Two hundred yards away, the crunchy snow gave the bear a direction to look at. The bear was now aware something was close, losing interest it went back to feeding. “If only I can get within 170 yards, I could take a shot,” I thought to myself. The crunch of the snow under our feet was too loud. Bear crawling to spread my weight out would be my only option. I slung my rifle over my back, a 30 yard bear crawl would prove its stealth like effectiveness. Using a move out of my Pennsylvania hunting career for whitetails, I popped up from behind the cottonwood and posted the rifle on the tree mass. Jacking a round into the 350’s chamber, the crosshairs found center mass on the bear in the blink of an eye. I aimed low on the chest of the bear to account for the extreme angle and to prevent shooting over the bear. I took a deep breath in and exhaled a thunderous breath from the rifle. The shot rang across the mountainside. The bear was struck by the final blow and fell 30 yards into a tangle of alders.
Waiting 45 minutes with no movement from the bear, I took a mental note of the bear’s final resting place. A short hike up an avalanche shoot to the bear’s location was exciting to say the least. Turning the power down on the scope to approach the bear proved unnecessary, however I was ready. The beautiful mature black bear had a jet black healthy coat. I was proud. Validating game tags, salvaging all of the meat from the bear, skinning the bears hide and skull were some of the final steps. Packing all the meat, hide, and skull back out to the truck wasn’t too difficult. Before long we were rambling down the road with grins from ear to ear. “Ring Ring”… My cell phone just getting into cell reception had five missed calls and five voicemail messages. Jason Semler called my phone and had a very important message. He said “I am in Valdez at the boat launch, you up to go hunting?” I called him back and said “I already tagged out and cannot hunt any more bears in Valdez this year. However Bridger has a bear tag, would you mind taking him out”? All of us being Colony High School graduates at some time or another, Jason didn’t mind going out and splitting the costs for this evening buddy hunt. He replied “right on, get down here to the boat ramp, we will fuel up and head out”.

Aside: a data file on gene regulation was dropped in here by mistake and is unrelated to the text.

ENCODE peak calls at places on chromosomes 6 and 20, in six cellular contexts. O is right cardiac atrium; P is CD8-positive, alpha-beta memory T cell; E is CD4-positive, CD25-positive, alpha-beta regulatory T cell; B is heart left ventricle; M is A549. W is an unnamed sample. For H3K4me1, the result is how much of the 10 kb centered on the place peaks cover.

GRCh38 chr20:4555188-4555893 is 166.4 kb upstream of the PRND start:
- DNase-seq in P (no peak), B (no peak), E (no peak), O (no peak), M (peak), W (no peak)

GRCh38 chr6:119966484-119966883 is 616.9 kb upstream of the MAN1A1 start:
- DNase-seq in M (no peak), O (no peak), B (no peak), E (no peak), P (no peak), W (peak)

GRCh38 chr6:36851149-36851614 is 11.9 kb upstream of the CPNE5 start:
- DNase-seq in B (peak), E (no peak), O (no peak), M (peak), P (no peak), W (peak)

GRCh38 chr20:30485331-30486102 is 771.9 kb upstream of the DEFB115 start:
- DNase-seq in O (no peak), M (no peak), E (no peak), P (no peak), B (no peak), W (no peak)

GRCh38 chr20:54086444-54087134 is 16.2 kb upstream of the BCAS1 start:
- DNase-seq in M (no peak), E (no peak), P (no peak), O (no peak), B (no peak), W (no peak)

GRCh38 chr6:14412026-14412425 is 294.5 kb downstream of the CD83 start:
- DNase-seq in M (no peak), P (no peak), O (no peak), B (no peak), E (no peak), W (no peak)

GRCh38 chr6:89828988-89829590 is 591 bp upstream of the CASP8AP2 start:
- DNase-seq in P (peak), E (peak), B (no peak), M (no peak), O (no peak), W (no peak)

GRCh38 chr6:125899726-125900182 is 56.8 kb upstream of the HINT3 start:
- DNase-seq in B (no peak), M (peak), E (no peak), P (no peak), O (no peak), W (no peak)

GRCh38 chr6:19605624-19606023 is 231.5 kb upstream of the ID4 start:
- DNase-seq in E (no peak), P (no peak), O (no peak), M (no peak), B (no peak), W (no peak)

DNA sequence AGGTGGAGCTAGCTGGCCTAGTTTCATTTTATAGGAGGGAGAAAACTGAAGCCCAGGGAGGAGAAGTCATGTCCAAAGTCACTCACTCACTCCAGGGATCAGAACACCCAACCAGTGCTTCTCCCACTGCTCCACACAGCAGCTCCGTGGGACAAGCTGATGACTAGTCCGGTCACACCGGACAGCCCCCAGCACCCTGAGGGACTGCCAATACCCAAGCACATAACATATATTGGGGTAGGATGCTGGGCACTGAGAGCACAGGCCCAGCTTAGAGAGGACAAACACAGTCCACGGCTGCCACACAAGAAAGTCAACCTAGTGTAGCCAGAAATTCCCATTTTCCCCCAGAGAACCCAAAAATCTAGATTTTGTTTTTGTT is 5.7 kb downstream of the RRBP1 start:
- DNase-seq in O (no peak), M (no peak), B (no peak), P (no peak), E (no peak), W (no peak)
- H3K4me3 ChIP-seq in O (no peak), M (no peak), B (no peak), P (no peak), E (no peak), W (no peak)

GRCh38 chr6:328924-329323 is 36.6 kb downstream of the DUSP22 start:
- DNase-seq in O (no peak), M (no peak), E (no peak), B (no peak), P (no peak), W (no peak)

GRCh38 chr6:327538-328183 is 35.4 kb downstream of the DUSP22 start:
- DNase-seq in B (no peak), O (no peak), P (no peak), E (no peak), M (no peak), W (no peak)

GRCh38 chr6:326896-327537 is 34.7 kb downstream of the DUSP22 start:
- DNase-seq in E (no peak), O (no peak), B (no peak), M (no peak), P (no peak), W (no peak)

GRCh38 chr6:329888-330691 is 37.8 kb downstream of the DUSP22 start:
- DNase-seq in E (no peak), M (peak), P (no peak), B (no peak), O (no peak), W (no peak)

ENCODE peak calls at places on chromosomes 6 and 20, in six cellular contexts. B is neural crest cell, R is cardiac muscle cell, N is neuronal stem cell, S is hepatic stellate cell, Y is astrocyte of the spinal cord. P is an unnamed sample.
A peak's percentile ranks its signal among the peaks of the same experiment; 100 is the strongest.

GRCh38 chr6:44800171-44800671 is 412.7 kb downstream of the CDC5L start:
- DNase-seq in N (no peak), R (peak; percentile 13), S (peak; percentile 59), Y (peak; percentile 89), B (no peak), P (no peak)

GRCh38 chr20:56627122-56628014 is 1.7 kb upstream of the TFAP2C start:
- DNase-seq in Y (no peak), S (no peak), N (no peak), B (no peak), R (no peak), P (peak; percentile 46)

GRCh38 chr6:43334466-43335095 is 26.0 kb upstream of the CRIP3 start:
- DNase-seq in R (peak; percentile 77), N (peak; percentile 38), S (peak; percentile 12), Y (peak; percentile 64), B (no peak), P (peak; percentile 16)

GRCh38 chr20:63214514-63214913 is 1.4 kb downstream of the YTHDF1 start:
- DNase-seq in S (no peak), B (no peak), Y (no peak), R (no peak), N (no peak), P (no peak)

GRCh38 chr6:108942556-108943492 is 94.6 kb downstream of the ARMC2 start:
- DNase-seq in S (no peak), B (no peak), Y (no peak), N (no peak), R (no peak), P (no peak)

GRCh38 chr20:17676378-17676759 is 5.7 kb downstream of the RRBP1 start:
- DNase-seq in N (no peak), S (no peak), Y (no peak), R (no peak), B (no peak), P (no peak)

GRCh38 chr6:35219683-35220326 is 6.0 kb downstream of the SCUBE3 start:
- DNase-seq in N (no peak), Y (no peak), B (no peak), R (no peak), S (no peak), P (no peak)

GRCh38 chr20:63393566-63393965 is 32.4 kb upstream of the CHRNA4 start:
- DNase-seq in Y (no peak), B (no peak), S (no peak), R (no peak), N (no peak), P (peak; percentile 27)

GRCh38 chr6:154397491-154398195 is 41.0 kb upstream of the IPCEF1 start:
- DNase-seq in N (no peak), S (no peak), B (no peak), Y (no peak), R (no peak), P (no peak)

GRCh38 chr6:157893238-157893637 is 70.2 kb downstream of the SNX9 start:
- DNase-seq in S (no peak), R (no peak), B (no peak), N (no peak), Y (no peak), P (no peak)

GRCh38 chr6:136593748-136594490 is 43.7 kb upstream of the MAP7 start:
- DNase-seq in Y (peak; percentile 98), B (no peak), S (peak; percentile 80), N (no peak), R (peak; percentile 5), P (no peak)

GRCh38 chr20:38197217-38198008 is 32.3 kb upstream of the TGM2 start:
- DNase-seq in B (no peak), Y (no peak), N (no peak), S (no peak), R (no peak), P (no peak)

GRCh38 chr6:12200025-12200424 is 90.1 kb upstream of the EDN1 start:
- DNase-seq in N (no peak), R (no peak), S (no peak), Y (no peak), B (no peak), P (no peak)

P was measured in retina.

Driving to the boat launch, Bridger had his black bear tags and hunting license already purchased. Having a premonition that Bridger would get his first shot opportunity at a big game animal, I told Bridger to get his tags at Sportsmens Warehouse before we left. Bridger having his black bear tags and his hunting license in his pocket would be hunting big game for the very first time. We met with Jason Semler at his boat, jumped in and motored off towards the majestic Prince William Sound.
STAY TUNED FOR PART 3 Of THIS BEAR HUNTING ADVENTURE.
Snippet Preview of next article.
Driving 8 hours back home to Palmer Alaska would go by fast. Bridger and I both grinning ear to ear with success, the drive was filled with laughter and stories. The next steps would be processing both the bear’s meat into delectable packages of edible goodness, and “officially sealing” the bears with Wildlife officials. All was completed successfully and everyone who took part in the adventure could not have been happier.
Stay tuned for the 2012 Alaska fishing season!!
-Photon 10X40 Russian made Binoculars
-Barneys Pinnacle Pack
-Hidden Antler Jersey
-350 Remington Mag.
-Mamut Champ Pants
-MSR Snow Shoes